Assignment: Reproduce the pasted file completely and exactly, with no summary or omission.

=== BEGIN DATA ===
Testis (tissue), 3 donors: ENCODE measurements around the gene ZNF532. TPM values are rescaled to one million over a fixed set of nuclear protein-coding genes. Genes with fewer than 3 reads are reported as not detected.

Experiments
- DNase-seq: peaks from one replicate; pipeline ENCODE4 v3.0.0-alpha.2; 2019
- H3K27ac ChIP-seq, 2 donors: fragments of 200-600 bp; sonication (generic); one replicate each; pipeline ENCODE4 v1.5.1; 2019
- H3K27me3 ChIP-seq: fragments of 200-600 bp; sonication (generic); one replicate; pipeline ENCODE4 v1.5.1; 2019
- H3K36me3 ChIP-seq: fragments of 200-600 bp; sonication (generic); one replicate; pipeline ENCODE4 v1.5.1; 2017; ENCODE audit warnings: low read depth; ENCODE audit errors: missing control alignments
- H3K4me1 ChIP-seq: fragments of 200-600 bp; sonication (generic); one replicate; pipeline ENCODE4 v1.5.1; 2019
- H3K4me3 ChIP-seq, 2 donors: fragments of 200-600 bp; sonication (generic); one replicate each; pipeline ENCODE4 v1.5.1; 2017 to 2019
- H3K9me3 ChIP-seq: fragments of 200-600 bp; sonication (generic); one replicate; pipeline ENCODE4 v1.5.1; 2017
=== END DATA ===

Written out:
Testis (tissue), 3 donors: ENCODE measurements around the gene ZNF532. TPM values are rescaled to one million over a fixed set of nuclear protein-coding genes. Genes with fewer than 3 reads are reported as not detected.

Experiments
- DNase-seq: peaks from one replicate; pipeline ENCODE4 v3.0.0-alpha.2; 2019
- H3K27ac ChIP-seq, 2 donors: fragments of 200-600 bp; sonication (generic); one replicate each; pipeline ENCODE4 v1.5.1; 2019
- H3K27me3 ChIP-seq: fragments of 200-600 bp; sonication (generic); one replicate; pipeline ENCODE4 v1.5.1; 2019
- H3K36me3 ChIP-seq: fragments of 200-600 bp; sonication (generic); one replicate; pipeline ENCODE4 v1.5.1; 2017; ENCODE audit warnings: low read depth; ENCODE audit errors: missing control alignments
- H3K4me1 ChIP-seq: fragments of 200-600 bp; sonication (generic); one replicate; pipeline ENCODE4 v1.5.1; 2019
- H3K4me3 ChIP-seq, 2 donors: fragments of 200-600 bp; sonication (generic); one replicate each; pipeline ENCODE4 v1.5.1; 2017 to 2019
- H3K9me3 ChIP-seq: fragments of 200-600 bp; sonication (generic); one replicate; pipeline ENCODE4 v1.5.1; 2017